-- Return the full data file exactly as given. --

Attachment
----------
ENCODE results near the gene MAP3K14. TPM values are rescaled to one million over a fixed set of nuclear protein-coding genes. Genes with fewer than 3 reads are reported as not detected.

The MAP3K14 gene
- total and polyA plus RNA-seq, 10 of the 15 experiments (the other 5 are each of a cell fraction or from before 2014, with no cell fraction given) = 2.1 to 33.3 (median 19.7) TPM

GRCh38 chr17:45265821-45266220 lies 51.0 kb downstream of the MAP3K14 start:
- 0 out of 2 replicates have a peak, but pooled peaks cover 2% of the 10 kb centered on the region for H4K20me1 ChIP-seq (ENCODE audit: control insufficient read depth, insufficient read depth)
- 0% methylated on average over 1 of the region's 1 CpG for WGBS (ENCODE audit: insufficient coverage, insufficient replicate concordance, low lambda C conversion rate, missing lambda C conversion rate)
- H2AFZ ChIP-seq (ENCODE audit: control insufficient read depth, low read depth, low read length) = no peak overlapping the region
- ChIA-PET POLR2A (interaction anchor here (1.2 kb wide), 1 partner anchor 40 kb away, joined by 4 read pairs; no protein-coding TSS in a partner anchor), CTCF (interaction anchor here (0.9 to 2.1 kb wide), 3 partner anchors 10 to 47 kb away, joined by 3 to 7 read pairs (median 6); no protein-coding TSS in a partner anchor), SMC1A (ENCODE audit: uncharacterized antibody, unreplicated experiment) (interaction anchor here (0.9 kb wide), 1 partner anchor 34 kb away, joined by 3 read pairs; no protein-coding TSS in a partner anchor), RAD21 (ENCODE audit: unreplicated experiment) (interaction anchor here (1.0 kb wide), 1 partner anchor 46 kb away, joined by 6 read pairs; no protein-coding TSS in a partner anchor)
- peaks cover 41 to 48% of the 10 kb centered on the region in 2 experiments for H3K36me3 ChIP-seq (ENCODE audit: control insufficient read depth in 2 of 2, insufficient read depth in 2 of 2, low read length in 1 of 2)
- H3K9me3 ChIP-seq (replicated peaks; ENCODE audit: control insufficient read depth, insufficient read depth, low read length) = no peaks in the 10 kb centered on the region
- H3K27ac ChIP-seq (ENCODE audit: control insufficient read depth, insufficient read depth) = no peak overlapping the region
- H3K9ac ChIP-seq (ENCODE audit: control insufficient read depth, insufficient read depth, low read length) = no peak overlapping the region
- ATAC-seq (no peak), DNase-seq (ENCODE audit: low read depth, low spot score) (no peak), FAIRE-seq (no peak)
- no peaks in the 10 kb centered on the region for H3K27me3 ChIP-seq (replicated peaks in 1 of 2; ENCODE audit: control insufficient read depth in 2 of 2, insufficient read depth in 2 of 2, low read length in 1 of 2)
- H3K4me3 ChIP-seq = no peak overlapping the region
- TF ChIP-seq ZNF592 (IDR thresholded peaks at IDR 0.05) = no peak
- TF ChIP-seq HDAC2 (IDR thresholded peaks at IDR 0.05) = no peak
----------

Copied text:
ENCODE results near the gene MAP3K14. TPM values are rescaled to one million over a fixed set of nuclear protein-coding genes. Genes with fewer than 3 reads are reported as not detected.

The MAP3K14 gene
- total and polyA plus RNA-seq, 10 of the 15 experiments (the other 5 are each of a cell fraction or from before 2014, with no cell fraction given) = 2.1 to 33.3 (median 19.7) TPM

GRCh38 chr17:45265821-45266220 lies 51.0 kb downstream of the MAP3K14 start:
- 0 out of 2 replicates have a peak, but pooled peaks cover 2% of the 10 kb centered on the region for H4K20me1 ChIP-seq (ENCODE audit: control insufficient read depth, insufficient read depth)
- 0% methylated on average over 1 of the region's 1 CpG for WGBS (ENCODE audit: insufficient coverage, insufficient replicate concordance, low lambda C conversion rate, missing lambda C conversion rate)
- H2AFZ ChIP-seq (ENCODE audit: control insufficient read depth, low read depth, low read length) = no peak overlapping the region
- ChIA-PET POLR2A (interaction anchor here (1.2 kb wide), 1 partner anchor 40 kb away, joined by 4 read pairs; no protein-coding TSS in a partner anchor), CTCF (interaction anchor here (0.9 to 2.1 kb wide), 3 partner anchors 10 to 47 kb away, joined by 3 to 7 read pairs (median 6); no protein-coding TSS in a partner anchor), SMC1A (ENCODE audit: uncharacterized antibody, unreplicated experiment) (interaction anchor here (0.9 kb wide), 1 partner anchor 34 kb away, joined by 3 read pairs; no protein-coding TSS in a partner anchor), RAD21 (ENCODE audit: unreplicated experiment) (interaction anchor here (1.0 kb wide), 1 partner anchor 46 kb away, joined by 6 read pairs; no protein-coding TSS in a partner anchor)
- peaks cover 41 to 48% of the 10 kb centered on the region in 2 experiments for H3K36me3 ChIP-seq (ENCODE audit: control insufficient read depth in 2 of 2, insufficient read depth in 2 of 2, low read length in 1 of 2)
- H3K9me3 ChIP-seq (replicated peaks; ENCODE audit: control insufficient read depth, insufficient read depth, low read length) = no peaks in the 10 kb centered on the region
- H3K27ac ChIP-seq (ENCODE audit: control insufficient read depth, insufficient read depth) = no peak overlapping the region
- H3K9ac ChIP-seq (ENCODE audit: control insufficient read depth, insufficient read depth, low read length) = no peak overlapping the region
- ATAC-seq (no peak), DNase-seq (ENCODE audit: low read depth, low spot score) (no peak), FAIRE-seq (no peak)
- no peaks in the 10 kb centered on the region for H3K27me3 ChIP-seq (replicated peaks in 1 of 2; ENCODE audit: control insufficient read depth in 2 of 2, insufficient read depth in 2 of 2, low read length in 1 of 2)
- H3K4me3 ChIP-seq = no peak overlapping the region
- TF ChIP-seq ZNF592 (IDR thresholded peaks at IDR 0.05) = no peak
- TF ChIP-seq HDAC2 (IDR thresholded peaks at IDR 0.05) = no peak